My obsession with Cornelieus Ward Rapp and George Leslie Rapp, Rapp and Rapp Architects, theatres (I spell it that way here because they did) began when we visited the Al Ringling Theatre in Baraboo, Wisconsin decades ago. I’ll eventually get to that one on Mrs. Charles too but today’s post belongs to the Capitol Theatre on State St. in Madison, Wisconsin. This is my “home theatre.” I live mere blocks from it. We’ve had a lot of great times in this theater, seeing a lot of great modern shows in this beautiful, historic space. You have no idea how grateful I am that the public stood up and screamed to stop its demolition in the 90s. Movies, concerts and plays are all a part of the Capitol Theatre’s schedule today, exactly as they were when it first opened in 1918. Believe me, we take full advantage of what this place offers today. As a classic movie fan and a Rapp and Rapp Architects fanatic who loves her city, the Capitol Theatre in Madison means so much me. It’s a special place.
I love being inside a Rapp Brothers-designed movie palace like this, not just because it’s an old movie theatre, but because just knowing the Rapp Brothers’ design philosophy behind each one of these places makes them that much more special:
Watch the eyes of a child as it enters the portals of our great theatres and treads the pathway into fairyland. Watch the bright light in the eyes of the tired shopgirl who hurries noiselessly over carpets and sighs with satisfaction as she walks amid furnishings that once delighted the hearts of queens. See the toil-worn father whose dreams have never come true, and look inside his heart as he finds strength and rest within the theatre. There you have the answer to why motion picture theatres are so palatial. Here is a shrine to democracy where there are no privileged patrons. The wealthy rub elbows with the poor — and are better for this contact. Do not wonder, then, at the touches of Italian Renaissance, executed in glazed polychrome terra cotta, or at the lobbies and foyers adorned with replicas of precious masterpieces of another world, or at the imported marble wainscoting or the richly ornamented ceilings with motifs copied from master touches of Germany, France, and Italy, or at the carved niches, the cloistered arcades, the depthless mirrors, and the great sweeping staircases. These are not impractical attempts at showing off. These are part of a celestial city — cavern of many-colored jewels, where iridescent lights and luxurious fittings heighten the expectations of pleasure. It is richness unabashed, but richness with a reason. – Rapp and Rapp Architects design philosophy
Rapp and Rapp Architects designed the Capitol Theatre in 1917-18 for vaudeville, silent movies and musical performances. At the time, it was a 20th Century Fox “house.” Rapp and Rapp had already been designing theatres for a few years by now, and were creating “opulent palaces” that lived up to their philosophy. In 1926, the Rapp brothers also designed the Orpheum Theatre that was built right across the street from the Capitol Theatre.
Photographs from the original construction in 1917 and 18 are scarce (let me know if you know where to find some, please!) There were, however, photographs from the 1920s renovations when the Capitol Theatre became an RKO “house:”
In Her Wild Oat, Mary Lou Smith (Moore) owns a food wagon when she decides to take a well-earned vacation where the rich and famous gather for fun. The other guests at this beach retreat are rude and mean to her, so her reporter friend (Kent) decides to help with matters.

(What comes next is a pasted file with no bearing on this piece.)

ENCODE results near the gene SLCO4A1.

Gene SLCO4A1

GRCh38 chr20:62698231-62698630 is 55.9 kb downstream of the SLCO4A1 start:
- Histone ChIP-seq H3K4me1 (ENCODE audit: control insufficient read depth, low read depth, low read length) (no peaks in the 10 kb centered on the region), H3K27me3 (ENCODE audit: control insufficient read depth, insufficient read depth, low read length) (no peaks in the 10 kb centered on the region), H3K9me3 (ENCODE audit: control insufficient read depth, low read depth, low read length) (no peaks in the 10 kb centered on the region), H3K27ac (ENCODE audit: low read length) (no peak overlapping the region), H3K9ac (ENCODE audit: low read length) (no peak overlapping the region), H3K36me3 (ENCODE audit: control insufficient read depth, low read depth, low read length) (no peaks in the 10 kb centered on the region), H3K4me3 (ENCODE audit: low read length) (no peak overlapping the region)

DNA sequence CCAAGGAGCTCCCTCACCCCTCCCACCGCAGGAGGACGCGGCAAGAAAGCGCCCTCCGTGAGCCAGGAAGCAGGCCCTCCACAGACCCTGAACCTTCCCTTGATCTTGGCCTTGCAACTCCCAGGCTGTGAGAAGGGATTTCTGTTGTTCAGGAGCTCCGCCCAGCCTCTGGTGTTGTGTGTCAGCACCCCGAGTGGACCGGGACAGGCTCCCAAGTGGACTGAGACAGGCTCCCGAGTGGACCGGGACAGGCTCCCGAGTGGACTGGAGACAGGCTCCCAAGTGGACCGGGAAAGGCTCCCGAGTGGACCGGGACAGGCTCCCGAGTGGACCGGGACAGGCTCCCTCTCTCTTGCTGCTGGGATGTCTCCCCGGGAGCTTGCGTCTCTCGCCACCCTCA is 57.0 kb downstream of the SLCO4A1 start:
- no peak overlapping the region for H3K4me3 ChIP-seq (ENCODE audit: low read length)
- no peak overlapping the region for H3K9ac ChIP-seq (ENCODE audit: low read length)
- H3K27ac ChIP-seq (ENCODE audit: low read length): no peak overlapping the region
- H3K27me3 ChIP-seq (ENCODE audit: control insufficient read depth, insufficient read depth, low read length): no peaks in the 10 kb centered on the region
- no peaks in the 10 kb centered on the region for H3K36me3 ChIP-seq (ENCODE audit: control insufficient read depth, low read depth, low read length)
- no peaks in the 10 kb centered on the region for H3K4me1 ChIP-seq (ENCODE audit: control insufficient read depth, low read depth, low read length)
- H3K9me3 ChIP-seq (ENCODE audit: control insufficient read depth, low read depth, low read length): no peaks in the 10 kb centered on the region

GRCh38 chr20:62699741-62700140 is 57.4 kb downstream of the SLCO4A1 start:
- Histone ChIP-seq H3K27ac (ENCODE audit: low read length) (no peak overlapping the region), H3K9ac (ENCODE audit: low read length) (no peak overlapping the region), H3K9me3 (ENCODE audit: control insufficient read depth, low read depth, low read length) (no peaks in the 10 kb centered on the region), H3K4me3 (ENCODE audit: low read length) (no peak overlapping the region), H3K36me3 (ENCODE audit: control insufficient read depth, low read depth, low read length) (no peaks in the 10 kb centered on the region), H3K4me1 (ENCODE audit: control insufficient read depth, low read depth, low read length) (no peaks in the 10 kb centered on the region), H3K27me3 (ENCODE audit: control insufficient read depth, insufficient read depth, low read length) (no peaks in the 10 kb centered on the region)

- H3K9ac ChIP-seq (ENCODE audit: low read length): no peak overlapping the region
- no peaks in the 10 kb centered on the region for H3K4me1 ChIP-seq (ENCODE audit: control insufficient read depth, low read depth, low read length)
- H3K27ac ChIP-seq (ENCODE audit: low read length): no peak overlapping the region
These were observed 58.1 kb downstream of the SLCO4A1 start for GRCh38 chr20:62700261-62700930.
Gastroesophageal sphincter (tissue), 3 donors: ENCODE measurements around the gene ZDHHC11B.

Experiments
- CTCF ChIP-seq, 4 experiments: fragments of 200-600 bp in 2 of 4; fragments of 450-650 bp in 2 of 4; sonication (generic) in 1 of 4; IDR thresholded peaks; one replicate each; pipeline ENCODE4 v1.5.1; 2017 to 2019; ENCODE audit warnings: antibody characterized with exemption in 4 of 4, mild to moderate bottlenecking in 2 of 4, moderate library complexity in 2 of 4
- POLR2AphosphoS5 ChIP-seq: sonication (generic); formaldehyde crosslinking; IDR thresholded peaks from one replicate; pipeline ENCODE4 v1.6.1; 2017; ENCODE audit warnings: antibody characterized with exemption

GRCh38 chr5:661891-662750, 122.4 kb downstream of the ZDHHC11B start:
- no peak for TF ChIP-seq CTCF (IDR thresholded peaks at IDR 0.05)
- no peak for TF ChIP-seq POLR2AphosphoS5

Have you seen it?
The theatre always offered movies and shows…
…with a full staff of doormen and ushers to take you to your seat at every performance. Yep, they still do.
Over the years the theatre thrived.
In 1980, it underwent another round of renovations when it became part of the Madison Civic Center, which also included the Oscar Mayer Theater.
In the late 1990s when the new Overture Center was being designed, the Capitol Theatre was slated for demoltion. The public outcry stopped it from happening. Thank goodness.
The first movie I saw at the Capitol Theatre was Grandma’s Boy, 1927, starring Harold Lloyd. It marked the first time I saw a silent film on the big screen. Talk about fun. The theatre was full of people laughing out loud at every joke in the movie and simply having fun. I remember feeling a sense of relief that day. And like I had finally found my tribe, as they say. This was heaven for me!
In the late 1990s, the Overture Foundation was founded and plans began for a new performing arts center. In 2004, renovations began to incorporate the Capitol Theatre into the new Overture Center for the Arts. While the original marquee is gone…
…the interior is restored and as opulent as ever. I like to think Rapp and Rapp would be pleased. In addition to other shows there, we go back for several Duck Soup Cinema showings every year. There’s usually three or four shows a year that have vaudeville acts first, the door prizes, then a full-length silent movie.
Just like those original silent movies, the Duck Soup Cinema movies are accompanied by an organist on the fully restored Grand Barton Organ which was originally built by the Barton Musical Instrument Company in Oshkosh.
When we go, for whatever show, I catch myself staring at everything around me. It’s dazzling. It doesn’t take much thought to realize that by being in this space, that I am connected to those early theatre days Rapp and Rapp wanted us all to experience. It’s an awe-inspiring and humbling experience all at the same time.
In addition to the silent movies I’ve been introduced to here, we’ve seen comedians, plays and concerts here several times a year. I can’t help but be happy and excited to have the Capitol Theatre so close. I hope it opens again one of these days, because I can’t wait to get back. I miss it so much.
Do you have a historic theatre you love to visit? Which one? What do you see there?